After building a well-deserved reputation as a safe pair of hands in his early years, Greenspan used his growing authority to dispense with policy rules and structures such as monetary targets and to conduct instead an entirely discretionary policy. Why?
That was never entirely explained, but a succession of presidents have been happy to endorse his methods on the basis that he has been getting what look like favourable results: low consumer price inflation and a brisk pace of economic growth ever since the 1990-1992 recession.
Most of the credit for vanquishing US inflation belongs to Greenspan's predecessor, Paul Volcker, but it was during the Greenspan years that people dared to believe that low inflation could really be sustained and inflationary expectations settled down. The result has been an impressive fall in government and corporate bond yields, something that in turn paved the way for a revaluation of all financial assets in the 1990s (the lower interest rates are, the higher asset prices tend to go).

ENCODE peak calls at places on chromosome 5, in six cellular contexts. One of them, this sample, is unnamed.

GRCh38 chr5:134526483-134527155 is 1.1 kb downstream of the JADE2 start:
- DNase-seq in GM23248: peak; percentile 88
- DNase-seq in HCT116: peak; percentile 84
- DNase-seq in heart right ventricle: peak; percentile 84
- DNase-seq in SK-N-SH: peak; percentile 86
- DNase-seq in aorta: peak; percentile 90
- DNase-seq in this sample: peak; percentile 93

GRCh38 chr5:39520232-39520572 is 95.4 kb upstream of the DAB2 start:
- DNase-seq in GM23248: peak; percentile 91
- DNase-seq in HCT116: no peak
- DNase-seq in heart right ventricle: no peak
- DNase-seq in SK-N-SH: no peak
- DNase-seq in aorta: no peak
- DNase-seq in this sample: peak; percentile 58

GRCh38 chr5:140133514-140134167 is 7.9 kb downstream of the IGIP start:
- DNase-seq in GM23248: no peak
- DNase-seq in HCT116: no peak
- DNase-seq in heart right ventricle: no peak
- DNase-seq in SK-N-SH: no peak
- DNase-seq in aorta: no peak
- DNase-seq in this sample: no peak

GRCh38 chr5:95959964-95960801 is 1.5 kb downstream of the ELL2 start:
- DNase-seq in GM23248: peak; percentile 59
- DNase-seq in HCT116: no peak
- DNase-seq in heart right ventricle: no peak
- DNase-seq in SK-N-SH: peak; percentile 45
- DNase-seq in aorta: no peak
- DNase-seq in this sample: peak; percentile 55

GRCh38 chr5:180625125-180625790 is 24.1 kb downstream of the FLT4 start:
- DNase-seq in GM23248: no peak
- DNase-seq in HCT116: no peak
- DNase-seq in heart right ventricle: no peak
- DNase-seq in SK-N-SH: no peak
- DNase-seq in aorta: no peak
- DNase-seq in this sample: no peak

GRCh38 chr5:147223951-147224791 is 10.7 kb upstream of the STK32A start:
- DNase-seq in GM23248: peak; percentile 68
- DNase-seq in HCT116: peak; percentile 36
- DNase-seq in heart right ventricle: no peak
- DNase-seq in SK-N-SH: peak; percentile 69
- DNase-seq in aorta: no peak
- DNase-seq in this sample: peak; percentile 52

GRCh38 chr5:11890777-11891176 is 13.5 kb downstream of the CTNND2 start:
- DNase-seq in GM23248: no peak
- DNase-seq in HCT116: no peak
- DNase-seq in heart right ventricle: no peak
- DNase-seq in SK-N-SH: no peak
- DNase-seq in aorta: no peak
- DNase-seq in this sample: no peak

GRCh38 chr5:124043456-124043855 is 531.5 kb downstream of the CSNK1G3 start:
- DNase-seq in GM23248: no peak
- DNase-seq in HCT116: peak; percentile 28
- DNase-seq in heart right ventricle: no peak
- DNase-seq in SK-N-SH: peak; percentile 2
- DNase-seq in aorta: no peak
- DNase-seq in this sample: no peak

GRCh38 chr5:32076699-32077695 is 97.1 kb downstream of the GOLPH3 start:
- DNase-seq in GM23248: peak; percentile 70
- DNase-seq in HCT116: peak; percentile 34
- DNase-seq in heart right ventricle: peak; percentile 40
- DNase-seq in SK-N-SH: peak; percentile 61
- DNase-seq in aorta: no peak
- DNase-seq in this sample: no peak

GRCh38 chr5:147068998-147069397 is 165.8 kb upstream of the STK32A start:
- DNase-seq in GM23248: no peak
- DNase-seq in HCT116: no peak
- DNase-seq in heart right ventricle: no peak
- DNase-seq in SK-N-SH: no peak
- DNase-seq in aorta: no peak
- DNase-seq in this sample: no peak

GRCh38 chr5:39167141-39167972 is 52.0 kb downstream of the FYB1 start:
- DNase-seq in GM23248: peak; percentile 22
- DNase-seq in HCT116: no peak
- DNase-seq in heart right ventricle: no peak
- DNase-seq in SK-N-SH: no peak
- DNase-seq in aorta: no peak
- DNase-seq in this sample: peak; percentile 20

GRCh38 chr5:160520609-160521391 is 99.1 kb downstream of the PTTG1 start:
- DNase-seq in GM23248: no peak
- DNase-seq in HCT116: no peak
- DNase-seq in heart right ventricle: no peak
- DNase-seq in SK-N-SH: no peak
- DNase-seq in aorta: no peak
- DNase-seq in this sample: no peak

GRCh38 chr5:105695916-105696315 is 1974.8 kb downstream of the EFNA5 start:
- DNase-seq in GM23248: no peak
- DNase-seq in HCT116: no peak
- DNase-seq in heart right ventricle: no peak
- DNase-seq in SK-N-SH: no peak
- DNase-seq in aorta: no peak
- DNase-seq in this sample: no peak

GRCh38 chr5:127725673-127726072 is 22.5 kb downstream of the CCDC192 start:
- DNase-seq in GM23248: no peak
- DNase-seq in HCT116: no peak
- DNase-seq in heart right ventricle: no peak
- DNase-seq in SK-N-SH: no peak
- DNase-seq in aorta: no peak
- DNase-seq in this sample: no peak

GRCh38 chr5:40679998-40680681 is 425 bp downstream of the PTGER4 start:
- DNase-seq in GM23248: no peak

There was a bump in the path in early 1994 when after government bond yields around the world had fallen much further than expected in the previous year a small interest rate increase in February initiated a sharp reversal in bond prices, which erased in ten months most of the gains investors had made over the previous two years. But this was to be Greenspan's last negative policy shock.